"MAY THERE BE REMEMBERED, LORD, on your holy altar at the fearful moment when your Body and Blood are sacrificed for the salvation of the world, all the fathers and brethren who are on mountains, in caves, in ravines, cliffs, rugged and desolate places, who are hidden from the world and it is only known to you where they are - those who have died and those still living and ministering before you in body and soul, you the Holy One who dwell in the holy ones in whom your divinity finds rest; those who have abandoned the temporal world and have already become dead to its life in that they have gone out in search of you, seeking you with yearning amidst the afflictions of their weary state. O king of all worlds and of all the orthodox fathers who, for the sake of the truth of the faith, have endured exile and afflictions at the hands of persecutors, who in monasteries, convents, deserts and habitations of the world, everywhere and in every place, have made it their care to please you with labours for the sake of virtue: accompany them with your assistance, Lord, and be a helmet for them always, send them continual comfort in secret, and bind their minds close to you in all their struggles; may the power of your Trinity dwell in them, and may they minister to you right up to the end of their lives with a good conscience and with a good manner of life. Hold them worthy while they are still in the body of the harbour of rest. And to those who are encountering hard battles with the demons, whether openly or in secret, send succour, Lord, and overshadow them with the cloud of your grace; place on their mind's head the helmet of salvation, bring low the power of the enemy before them, and may the might of your right hand support them at all times lest they grow weak in their thoughts, failing to gaze continually towards you; clothe them in the armour of humility, that a sweet scent may waft from them at all times, giving pleasure to your will."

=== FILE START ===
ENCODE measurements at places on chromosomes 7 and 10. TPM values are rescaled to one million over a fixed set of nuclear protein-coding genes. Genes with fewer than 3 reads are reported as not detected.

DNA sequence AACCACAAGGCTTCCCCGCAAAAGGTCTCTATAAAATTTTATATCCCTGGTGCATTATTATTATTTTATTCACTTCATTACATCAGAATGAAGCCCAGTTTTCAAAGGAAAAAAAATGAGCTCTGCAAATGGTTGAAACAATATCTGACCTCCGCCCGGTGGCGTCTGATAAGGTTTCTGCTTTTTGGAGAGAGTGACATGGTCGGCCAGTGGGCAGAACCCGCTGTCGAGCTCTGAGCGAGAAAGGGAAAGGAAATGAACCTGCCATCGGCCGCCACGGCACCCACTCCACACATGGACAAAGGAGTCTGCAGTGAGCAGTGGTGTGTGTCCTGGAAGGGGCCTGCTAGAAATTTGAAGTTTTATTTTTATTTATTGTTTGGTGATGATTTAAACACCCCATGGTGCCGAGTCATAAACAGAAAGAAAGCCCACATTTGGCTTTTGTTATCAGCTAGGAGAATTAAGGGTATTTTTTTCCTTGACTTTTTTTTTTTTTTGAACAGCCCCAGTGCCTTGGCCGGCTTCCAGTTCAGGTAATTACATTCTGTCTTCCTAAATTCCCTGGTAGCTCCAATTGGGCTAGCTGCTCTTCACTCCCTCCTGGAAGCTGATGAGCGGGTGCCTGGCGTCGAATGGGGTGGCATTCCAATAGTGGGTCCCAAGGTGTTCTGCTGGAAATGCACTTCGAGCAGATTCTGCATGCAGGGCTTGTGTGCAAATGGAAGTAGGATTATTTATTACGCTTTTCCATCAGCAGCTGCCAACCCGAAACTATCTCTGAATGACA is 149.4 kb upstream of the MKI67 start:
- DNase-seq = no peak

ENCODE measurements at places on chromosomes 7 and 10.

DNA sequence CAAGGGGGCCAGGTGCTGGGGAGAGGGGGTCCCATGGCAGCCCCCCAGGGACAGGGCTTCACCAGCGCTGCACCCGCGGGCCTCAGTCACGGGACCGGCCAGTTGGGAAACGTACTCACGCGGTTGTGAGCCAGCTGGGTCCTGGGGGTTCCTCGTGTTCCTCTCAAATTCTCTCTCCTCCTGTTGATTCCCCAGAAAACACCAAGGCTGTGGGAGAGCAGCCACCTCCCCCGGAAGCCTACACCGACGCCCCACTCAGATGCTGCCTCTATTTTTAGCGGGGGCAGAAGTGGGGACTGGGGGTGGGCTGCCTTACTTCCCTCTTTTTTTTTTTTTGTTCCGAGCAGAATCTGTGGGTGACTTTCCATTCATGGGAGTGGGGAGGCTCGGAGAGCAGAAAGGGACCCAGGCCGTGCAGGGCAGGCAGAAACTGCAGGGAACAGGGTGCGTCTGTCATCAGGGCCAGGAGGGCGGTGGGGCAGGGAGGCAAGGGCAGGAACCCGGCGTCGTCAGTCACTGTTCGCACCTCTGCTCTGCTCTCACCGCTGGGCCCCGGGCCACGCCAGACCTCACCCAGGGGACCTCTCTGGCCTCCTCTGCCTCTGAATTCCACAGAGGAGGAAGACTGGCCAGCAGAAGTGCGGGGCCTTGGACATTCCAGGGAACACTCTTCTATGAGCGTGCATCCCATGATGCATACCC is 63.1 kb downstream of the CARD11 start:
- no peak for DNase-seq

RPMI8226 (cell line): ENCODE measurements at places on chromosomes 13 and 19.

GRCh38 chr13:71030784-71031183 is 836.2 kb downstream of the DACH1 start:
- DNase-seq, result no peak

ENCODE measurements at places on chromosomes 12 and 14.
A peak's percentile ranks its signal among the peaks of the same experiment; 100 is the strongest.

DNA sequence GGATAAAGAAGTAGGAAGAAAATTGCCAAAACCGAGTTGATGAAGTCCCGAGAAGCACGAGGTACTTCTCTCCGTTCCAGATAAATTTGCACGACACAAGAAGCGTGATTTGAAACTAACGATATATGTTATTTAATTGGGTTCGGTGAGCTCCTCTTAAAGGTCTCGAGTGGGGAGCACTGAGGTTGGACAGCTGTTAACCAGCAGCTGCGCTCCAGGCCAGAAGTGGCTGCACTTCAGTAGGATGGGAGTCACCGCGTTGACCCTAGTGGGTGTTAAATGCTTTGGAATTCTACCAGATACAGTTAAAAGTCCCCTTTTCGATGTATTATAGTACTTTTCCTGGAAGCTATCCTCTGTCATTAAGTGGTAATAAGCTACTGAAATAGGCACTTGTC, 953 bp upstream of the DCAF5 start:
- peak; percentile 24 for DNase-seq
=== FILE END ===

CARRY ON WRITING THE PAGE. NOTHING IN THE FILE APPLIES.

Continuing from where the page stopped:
"The prayers of St Isaac the Syrian" (=chap. 5 of the long lost Second Part of the Writings) no. 26, trans. Sebastian Brock, Sobornost 16, no. 1 (1994): 28-29 (20-31).